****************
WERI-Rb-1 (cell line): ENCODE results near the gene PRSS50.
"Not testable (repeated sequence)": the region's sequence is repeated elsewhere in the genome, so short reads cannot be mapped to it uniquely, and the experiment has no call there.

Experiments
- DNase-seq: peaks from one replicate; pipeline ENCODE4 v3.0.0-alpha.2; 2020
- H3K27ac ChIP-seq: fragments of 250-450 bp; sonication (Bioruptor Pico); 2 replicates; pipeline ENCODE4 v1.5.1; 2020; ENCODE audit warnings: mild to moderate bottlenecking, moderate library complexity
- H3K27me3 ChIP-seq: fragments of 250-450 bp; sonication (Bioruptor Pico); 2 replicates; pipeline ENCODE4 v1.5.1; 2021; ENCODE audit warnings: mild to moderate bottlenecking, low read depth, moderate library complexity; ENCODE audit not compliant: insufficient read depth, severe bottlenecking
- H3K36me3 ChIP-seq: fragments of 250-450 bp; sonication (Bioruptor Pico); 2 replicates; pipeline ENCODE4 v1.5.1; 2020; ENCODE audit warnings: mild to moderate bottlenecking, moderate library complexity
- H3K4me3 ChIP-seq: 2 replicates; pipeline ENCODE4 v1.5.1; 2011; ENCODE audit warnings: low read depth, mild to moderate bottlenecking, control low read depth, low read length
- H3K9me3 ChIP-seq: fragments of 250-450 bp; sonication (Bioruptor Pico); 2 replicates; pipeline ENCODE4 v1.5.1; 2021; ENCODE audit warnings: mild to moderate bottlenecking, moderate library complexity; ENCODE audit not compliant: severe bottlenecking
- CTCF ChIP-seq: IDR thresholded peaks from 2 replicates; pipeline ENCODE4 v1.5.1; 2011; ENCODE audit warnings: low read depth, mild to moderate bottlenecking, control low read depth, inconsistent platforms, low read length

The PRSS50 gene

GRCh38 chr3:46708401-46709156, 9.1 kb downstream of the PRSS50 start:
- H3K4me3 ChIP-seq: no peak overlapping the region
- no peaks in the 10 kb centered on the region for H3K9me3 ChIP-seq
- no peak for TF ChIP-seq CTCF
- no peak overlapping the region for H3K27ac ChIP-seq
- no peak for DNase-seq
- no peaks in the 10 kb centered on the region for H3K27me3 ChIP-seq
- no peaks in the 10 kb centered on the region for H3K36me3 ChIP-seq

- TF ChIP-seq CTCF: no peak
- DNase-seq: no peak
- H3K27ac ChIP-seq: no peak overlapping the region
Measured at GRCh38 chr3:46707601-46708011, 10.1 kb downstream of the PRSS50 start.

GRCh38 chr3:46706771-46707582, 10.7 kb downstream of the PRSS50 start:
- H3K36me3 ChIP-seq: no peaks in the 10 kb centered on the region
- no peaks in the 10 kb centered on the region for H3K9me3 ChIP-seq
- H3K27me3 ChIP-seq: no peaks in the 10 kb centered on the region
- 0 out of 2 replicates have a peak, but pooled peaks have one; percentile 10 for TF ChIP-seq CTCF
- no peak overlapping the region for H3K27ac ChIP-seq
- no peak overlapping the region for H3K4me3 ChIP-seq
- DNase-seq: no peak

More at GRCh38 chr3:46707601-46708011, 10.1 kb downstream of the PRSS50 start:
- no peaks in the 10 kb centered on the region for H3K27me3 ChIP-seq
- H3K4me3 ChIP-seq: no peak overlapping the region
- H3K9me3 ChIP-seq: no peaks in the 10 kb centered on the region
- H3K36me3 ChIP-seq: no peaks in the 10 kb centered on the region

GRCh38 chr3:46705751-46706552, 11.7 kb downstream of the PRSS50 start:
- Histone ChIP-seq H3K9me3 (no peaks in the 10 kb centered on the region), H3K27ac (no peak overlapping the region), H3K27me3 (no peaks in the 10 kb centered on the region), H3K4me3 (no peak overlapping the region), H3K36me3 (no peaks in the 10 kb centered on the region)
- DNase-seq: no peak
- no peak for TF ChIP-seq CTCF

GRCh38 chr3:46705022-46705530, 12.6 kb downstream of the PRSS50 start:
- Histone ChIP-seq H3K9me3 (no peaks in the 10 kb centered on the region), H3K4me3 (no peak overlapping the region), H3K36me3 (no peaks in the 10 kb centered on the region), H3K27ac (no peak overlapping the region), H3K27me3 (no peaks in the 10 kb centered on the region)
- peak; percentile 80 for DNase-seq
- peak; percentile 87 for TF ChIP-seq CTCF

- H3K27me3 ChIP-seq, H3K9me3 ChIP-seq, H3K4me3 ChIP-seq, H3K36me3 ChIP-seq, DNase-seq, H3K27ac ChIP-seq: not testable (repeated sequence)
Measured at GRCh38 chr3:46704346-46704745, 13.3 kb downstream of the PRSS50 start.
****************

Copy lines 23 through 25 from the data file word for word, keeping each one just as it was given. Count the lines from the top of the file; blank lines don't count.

Measured at GRCh38 chr3:46707601-46708011, 10.1 kb downstream of the PRSS50 start.

GRCh38 chr3:46706771-46707582, 10.7 kb downstream of the PRSS50 start:
- H3K36me3 ChIP-seq: no peaks in the 10 kb centered on the region